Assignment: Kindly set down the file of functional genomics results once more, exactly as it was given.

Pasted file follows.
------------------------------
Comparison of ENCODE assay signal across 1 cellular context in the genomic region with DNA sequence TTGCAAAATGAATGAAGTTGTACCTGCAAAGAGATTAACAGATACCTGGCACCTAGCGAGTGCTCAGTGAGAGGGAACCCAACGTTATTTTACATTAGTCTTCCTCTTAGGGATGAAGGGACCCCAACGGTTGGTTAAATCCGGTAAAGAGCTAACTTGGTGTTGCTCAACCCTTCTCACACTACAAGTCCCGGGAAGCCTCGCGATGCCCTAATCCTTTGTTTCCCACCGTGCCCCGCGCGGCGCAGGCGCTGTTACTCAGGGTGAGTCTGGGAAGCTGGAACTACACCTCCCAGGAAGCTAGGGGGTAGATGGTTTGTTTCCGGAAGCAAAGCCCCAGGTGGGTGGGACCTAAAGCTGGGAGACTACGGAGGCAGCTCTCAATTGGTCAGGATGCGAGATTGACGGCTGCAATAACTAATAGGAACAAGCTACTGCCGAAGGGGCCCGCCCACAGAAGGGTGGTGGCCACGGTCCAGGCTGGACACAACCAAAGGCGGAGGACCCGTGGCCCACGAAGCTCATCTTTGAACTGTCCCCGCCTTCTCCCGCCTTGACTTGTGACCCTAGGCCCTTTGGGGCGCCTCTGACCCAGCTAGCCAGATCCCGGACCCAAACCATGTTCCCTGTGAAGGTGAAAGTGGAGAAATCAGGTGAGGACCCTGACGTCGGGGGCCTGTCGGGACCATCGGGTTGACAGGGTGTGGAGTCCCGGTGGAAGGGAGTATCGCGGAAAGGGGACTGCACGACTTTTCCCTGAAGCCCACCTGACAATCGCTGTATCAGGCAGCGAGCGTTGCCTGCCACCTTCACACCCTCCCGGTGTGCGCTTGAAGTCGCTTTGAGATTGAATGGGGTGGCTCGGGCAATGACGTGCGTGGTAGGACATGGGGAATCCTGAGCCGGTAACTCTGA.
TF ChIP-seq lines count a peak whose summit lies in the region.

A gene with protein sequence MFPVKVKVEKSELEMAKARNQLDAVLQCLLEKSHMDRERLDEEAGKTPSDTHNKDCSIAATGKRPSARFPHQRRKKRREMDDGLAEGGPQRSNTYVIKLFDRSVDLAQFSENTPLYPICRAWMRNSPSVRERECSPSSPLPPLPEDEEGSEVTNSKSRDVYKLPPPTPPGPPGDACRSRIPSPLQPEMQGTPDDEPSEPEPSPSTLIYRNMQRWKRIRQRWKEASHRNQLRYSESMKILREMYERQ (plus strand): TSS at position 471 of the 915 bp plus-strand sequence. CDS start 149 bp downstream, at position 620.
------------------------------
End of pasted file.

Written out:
Comparison of ENCODE assay signal across 1 cellular context in the genomic region with DNA sequence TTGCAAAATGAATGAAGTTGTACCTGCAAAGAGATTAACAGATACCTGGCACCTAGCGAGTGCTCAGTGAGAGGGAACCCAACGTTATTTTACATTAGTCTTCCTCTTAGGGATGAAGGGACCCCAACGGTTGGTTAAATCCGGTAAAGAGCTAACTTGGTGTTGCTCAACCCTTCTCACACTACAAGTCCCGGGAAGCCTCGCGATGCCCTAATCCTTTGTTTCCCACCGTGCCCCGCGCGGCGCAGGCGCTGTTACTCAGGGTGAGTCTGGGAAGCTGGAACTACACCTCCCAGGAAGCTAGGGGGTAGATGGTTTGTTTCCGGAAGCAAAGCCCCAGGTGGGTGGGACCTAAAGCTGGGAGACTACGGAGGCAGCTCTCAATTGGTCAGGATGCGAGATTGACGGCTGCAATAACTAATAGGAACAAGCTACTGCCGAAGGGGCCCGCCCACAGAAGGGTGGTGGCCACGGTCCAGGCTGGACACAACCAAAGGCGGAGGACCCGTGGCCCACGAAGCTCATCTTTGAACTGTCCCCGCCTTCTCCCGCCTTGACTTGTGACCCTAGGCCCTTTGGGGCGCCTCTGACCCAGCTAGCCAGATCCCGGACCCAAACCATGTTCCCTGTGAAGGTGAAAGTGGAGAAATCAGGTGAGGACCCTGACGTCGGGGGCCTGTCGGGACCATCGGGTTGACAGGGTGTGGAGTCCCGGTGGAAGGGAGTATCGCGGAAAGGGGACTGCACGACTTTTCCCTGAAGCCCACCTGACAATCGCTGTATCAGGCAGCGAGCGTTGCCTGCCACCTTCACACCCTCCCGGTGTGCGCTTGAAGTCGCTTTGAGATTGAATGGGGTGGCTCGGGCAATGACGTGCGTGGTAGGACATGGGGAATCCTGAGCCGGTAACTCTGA.
TF ChIP-seq lines count a peak whose summit lies in the region.

A gene with protein sequence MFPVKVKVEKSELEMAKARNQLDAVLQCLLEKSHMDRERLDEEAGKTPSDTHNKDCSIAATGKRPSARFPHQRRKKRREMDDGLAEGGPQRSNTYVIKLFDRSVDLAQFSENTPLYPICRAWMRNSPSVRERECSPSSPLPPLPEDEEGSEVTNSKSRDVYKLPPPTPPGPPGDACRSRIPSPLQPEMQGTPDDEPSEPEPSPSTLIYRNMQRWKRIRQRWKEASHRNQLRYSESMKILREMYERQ (plus strand): TSS at position 471 of the 915 bp plus-strand sequence. CDS start 149 bp downstream, at position 620.